- To counter corruption and speed up decision- making in military procurement, the government of India in 2001 decided to set up an integrated DAC.
- It is headed by the Defence Minister.
- The DAC is responsible to give policy guidelines to acquisitions, based on long-term procurement plans.
- It also clears all acquisitions, which includes both imported and those produced indigenously or under a foreign license.
- The objective of the DAC is to ensure expeditious procurement of the approved requirements of the Armed Forces, in terms of capabilities sought, and time frame prescribed, by optimally utilizing the allocated budgetary resources.
- The structure of the council ensures equal representation to bureaucracy as well as armed forces, which means that there are in-built checks and balances in relation to procurement.
- The composition of the DAC is as follows:
a) Defence Minister: Chairman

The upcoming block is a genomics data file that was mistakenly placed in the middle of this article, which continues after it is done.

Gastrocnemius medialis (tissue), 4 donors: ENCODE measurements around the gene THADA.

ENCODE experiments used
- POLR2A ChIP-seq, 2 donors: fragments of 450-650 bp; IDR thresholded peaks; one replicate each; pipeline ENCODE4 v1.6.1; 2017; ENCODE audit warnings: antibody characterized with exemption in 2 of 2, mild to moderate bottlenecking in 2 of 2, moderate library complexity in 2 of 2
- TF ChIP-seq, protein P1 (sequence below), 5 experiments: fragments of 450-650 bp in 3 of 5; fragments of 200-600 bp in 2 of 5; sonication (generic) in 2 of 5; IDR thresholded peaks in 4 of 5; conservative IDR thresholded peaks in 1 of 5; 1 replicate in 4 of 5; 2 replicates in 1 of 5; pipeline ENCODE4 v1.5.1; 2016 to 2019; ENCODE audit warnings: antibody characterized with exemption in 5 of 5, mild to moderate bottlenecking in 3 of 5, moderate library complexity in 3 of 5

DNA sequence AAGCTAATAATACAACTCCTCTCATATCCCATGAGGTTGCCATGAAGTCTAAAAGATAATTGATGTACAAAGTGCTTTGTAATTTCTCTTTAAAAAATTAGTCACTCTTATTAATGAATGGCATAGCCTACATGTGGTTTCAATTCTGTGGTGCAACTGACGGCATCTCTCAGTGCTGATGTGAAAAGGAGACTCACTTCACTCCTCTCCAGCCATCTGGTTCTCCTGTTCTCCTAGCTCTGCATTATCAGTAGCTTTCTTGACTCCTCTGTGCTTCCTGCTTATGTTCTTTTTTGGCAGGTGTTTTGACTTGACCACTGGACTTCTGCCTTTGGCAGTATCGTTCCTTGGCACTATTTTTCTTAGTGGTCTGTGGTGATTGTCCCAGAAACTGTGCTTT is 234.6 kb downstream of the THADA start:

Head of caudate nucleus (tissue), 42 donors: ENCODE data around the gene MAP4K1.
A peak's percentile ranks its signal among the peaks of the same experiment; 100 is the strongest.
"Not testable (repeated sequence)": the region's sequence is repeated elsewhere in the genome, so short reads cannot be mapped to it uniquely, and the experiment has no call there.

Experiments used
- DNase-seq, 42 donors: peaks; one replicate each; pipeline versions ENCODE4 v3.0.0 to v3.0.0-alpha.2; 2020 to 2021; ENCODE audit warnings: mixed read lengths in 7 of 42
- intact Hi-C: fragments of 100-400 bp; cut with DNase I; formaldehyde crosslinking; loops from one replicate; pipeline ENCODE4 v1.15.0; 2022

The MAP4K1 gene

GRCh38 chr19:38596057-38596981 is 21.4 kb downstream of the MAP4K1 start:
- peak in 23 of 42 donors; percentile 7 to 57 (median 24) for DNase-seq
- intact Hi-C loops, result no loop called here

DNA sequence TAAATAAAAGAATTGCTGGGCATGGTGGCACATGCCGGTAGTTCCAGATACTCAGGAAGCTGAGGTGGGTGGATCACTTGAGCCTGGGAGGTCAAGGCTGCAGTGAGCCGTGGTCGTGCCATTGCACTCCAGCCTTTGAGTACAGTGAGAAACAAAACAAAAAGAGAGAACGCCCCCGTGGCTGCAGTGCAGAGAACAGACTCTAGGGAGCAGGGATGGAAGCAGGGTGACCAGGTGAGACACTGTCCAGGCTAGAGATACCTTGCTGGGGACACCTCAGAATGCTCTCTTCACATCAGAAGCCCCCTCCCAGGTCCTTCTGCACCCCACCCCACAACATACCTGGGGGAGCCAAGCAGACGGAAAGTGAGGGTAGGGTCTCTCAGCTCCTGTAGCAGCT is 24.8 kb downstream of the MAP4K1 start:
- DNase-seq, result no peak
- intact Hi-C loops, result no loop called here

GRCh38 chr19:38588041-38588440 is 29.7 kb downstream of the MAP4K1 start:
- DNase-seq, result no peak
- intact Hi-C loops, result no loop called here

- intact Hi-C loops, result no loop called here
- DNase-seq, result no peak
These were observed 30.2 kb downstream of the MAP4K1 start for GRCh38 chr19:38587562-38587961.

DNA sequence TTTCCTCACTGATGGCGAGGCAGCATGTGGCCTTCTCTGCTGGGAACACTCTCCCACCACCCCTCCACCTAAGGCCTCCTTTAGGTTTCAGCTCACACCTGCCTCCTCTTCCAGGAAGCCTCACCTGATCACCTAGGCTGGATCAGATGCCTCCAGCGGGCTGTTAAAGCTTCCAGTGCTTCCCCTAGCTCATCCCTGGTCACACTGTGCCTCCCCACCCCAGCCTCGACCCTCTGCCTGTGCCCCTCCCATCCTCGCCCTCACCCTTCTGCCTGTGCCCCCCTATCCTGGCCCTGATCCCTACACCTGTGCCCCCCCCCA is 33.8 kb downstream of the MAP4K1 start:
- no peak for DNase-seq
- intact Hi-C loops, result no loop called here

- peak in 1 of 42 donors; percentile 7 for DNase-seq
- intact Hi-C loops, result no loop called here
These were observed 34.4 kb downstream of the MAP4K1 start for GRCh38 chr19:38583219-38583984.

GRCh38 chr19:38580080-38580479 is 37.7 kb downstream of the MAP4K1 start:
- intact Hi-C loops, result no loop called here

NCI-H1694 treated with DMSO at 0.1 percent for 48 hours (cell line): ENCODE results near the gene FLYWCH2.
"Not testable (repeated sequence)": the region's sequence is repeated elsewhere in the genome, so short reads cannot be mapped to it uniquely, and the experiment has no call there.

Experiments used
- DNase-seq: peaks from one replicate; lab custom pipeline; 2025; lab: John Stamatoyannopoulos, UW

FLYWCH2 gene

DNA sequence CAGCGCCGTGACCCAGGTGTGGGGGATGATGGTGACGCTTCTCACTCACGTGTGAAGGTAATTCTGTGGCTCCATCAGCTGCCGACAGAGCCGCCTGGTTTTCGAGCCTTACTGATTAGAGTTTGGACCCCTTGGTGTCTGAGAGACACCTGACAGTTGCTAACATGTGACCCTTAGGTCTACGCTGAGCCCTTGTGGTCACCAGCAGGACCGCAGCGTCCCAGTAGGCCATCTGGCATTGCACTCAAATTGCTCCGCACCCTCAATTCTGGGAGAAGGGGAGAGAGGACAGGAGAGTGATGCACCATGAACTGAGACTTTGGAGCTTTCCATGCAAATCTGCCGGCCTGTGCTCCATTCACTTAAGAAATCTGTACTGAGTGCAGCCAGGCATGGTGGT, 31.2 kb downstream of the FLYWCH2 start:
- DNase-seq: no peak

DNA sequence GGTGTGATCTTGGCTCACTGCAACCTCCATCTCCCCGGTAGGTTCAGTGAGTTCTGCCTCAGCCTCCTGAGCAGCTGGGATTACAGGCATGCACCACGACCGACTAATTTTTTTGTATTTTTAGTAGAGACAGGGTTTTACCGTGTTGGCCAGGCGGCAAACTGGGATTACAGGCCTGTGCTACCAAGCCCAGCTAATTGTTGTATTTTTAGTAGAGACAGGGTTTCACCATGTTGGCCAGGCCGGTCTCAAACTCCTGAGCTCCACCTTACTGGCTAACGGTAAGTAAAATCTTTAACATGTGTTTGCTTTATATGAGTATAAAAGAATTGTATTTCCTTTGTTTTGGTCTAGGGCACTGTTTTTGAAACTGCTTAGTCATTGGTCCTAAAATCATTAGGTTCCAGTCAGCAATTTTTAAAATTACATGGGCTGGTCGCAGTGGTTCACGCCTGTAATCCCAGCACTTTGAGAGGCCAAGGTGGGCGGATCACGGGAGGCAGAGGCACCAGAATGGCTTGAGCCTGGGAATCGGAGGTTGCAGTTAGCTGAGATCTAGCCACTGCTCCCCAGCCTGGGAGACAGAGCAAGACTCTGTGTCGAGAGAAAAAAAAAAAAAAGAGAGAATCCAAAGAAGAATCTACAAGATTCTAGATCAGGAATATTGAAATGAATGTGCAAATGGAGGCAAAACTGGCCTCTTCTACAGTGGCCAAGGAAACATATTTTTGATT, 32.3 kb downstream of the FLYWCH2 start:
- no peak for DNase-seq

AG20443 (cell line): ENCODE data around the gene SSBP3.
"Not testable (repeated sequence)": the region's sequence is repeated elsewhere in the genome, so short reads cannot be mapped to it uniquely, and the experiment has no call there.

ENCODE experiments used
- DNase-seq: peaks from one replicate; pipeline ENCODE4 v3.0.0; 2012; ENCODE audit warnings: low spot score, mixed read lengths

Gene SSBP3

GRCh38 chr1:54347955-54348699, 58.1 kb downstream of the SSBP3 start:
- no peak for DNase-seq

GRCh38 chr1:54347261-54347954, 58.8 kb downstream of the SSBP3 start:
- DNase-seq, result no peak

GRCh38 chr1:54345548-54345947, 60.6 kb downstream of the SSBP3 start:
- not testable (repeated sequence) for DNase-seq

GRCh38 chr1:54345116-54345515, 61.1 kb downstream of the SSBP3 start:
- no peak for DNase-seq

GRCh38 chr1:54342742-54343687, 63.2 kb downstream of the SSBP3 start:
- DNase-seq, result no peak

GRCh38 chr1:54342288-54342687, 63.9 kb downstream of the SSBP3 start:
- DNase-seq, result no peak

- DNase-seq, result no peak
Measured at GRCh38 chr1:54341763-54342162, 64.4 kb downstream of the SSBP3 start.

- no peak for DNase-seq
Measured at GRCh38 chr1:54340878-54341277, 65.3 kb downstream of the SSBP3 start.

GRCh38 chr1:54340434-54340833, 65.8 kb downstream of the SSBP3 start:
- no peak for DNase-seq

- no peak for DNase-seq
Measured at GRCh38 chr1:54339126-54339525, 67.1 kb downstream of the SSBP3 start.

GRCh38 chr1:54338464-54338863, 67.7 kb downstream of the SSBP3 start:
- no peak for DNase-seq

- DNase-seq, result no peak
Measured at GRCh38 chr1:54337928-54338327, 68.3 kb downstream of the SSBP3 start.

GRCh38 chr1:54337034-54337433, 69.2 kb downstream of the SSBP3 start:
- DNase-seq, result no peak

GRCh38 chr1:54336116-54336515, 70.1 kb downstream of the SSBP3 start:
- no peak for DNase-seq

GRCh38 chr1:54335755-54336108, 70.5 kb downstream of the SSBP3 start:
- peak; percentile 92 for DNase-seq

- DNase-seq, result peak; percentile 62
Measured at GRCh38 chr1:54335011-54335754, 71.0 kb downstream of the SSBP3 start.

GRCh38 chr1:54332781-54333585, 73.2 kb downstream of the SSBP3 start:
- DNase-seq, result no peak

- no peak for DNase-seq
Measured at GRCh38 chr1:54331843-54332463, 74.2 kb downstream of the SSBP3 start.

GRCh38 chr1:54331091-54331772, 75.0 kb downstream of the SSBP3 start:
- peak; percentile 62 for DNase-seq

b) Minister of State for Defence: Member
c) Chief of Army Staff: Member
d) Chief of Naval Staff: Member
e) Chief of Air Staff: Member
f) Defence Secretary: Member
g) Secretary Defence Research & Development: Member
h) Secretary Defence Production: Member
i) Chief of Integrated Staff Committees HQ IDS: Member
j) Director General (Acquisition): Member
k) Dy. Chief of Integrated Defence: Staff Member Secretary
- The decisions flowing from the DAC are to be implemented by the following three boards:
- Defence Procurement Board (which deals with purchases).- headed by the Defence Secretary.
- Defence Production Board (which supervises production from indigenous sources, like ordnance factories and equipment manufactured under a foreign license)- headed by the Secretary (Defence Production)
- Defence Research and Development Board- headed by the Secretary (Defence Research & Development)
- The Defence Procurement Board works out the details of all inductions, including procurement schedules and emergency purchases.